Ask a rich person. More money leads to more stuff. Past a point, it just sits there in the bank, or flows around making rich people more rich. It doesn’t improve any lives in a tangible way.

There are two common places where people take on too much.

1. Content. That means Facebook posts, tweets, blog posts, and other things we allow into our feeds. Stuff. Feedly–that popular RSS reader–is my favorite thing. Not for the reading, which is great. But for the filtering. When you go to add a feed from the search, it tells you how many posts come from it each week.

I won’t touch a feed if it has more than 7 posts a week. I used to subscribe to Vox. 179 articles a week. That’s 25 posts a day! Some of them are good. Most are not. How much did I tax my brain filtering through all those for the few gems? Sure, Feedly shows you the top 3, but it doesn’t tell you if it’s good for you.

This creates a slight issue for me: I need a lot of inputs every day to keep my mind going, but too much mental filtering drains me. So I subscribe to a lot of low volume feeds. I end up reading most of what I see, and there’s not much filtering.

2. Stuff. I have a stack of games for my NES, SNES, N64, and Gamecube. I haven’t touched most of them since I was a teen. These will not survive a move. I’ll either sell them or toss them. I should do it now, but the sentimental value is strong.

My Kindle Fire is full of books I probably won’t read. I paused writing this to delete them. I can always go and redownload them, but I probably shouldn’t. Very few books are interesting enough to warrant a permanent spot on my reader. Most of Mark Twain’s books survived the cull. My new policy is to only download a book if I intend to read it all the way through, and to only keep it if I follow through within a week. Otherwise, they’re clutter that distracts from what’s really worth reading.

What do you have too much of?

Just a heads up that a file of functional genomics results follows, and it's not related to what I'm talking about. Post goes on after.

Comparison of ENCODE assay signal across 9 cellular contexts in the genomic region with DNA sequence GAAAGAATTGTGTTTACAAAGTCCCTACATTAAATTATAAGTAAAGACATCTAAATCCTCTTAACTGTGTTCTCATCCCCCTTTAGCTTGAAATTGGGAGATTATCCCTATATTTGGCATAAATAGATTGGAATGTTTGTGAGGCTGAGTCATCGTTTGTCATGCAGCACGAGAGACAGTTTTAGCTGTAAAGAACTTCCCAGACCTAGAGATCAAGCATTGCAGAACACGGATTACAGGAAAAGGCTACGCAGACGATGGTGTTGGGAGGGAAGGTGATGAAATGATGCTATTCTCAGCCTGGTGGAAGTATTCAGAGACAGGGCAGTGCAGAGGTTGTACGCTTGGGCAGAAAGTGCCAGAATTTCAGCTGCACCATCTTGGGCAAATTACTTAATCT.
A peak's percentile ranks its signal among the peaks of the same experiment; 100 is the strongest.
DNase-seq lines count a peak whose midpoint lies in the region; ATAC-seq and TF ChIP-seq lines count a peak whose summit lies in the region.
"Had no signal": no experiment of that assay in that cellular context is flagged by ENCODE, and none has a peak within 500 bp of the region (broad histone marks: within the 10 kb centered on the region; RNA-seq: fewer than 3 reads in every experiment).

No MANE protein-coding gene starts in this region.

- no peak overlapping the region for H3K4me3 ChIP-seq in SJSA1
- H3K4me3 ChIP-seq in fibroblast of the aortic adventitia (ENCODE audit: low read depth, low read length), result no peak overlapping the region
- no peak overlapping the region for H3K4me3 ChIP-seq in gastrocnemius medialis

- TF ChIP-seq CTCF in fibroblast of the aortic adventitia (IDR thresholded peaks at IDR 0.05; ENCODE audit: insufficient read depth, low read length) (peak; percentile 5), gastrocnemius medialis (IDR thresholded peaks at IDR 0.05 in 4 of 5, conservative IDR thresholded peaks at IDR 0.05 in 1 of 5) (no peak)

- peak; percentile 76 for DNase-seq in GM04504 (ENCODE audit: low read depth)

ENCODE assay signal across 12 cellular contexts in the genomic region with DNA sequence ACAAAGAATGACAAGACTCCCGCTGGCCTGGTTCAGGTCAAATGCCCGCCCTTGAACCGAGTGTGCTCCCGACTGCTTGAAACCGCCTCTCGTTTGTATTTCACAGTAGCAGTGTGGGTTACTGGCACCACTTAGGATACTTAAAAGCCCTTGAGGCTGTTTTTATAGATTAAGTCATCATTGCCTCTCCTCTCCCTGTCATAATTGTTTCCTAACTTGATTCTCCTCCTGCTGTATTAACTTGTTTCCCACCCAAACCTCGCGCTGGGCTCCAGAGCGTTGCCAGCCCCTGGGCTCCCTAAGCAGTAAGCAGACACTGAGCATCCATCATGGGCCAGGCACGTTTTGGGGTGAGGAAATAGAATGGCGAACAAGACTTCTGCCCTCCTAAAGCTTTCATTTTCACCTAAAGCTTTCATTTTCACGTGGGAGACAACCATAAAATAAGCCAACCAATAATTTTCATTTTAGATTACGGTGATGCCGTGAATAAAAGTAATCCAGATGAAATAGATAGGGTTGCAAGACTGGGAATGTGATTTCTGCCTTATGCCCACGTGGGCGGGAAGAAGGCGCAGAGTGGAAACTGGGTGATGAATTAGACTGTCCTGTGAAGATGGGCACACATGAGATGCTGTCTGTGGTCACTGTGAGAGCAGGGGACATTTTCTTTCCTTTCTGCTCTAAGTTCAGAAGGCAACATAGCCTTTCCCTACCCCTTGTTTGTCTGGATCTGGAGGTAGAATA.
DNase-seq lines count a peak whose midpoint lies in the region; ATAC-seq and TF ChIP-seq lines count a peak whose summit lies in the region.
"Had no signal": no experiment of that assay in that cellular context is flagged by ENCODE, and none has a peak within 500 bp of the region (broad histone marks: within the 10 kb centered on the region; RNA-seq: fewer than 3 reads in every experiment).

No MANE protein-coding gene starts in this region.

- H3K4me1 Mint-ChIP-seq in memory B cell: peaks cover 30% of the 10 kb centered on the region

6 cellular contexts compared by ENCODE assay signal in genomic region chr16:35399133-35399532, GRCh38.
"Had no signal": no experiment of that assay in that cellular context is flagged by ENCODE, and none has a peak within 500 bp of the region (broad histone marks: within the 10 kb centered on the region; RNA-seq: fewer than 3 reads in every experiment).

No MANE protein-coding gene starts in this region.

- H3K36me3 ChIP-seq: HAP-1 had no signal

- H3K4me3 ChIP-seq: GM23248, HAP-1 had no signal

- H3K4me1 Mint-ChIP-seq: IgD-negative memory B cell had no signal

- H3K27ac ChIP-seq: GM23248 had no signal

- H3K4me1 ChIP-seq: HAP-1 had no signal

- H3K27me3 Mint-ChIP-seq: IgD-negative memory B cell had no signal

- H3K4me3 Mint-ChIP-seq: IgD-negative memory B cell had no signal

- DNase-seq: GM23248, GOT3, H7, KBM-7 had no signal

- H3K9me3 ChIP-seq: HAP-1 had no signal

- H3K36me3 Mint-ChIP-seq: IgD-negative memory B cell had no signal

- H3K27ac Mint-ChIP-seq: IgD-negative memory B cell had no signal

Think hard. Check what you’re following on Facebook and Twitter. Check your RSS feeds. Cull your ebooks. Get rid of things you haven’t touched in more than a year. And while you’re at it, subscribe to my mailing list.

How curing my homophobia saved my life, and three things you can do to save others

My depression started around when I turned 10 and continued until about six months ago. I had always planned to kill myself the day before I turned 30. The truth is, I don’t think I could have gone through with it. I had no will to live, but I also had no will to die. I just knew that if death came, I would embrace it. My body was like a prison.

I’d always convinced myself I wasn’t gay with the line “I tried gay porn and didn’t like it, so I can’t be gay.” That’s what I told other people when they asked if I was gay, but I don’t think I ever believed it. In reality, it wasn’t that I didn’t like it. It was that it was revolting to me. I forget what prompted it, but at some point I started questioning my sexuality

I set about desensitizing myself to not just gay porn, but gay smooches, gay cuddles, and other things like that. All of it was repulsive to me. I always had enough energy to waste time on the internet, and the internet is full of material to desensitize oneself to anything.

The process was short and easy. Without the negative sensitivity, another sort of sensitivity appeared. I liked it. I started to remember so many things that should have told me so plainly that I was gay, but never quite flipped the right switch until then. Now it’s obvious both in retrospect and with six months of fresh experiences. I still have a lot of healing to do, but it’s happening at a good pace.

The overwhelming depression I suffered from for 20 years is gone. I’m 100% confident that I’m gay, while also being 100% confident that I’m not attracted to women. I’m working through the social phobia that made me avert my eyes when I saw a guy in public, and I like what I see.

Now I don’t just want to live. I have all these hobbies and interests and ideas, and I want to find someone to love and share it all with. I want them to share their hobbies and interests and ideas with me. And that someone will be another man.

But this isn’t just a personal story. Others are going through this, and not all of them will survive. Some of them do have the energy to end it before acknowledging and accepting their sexuality. What can be done for them?

Three things you can do

  • Stop using homophobic language. You might not mean anything when you call something gay as an insult or call someone a fag, but it makes the gay people around you wonder how you’ll react if they tell you the truth about themselves. Most importantly, using this language makes actual homophobes who hear you think you support their homophobia. These are the kinds of people who assault and murder gay people for asking them out.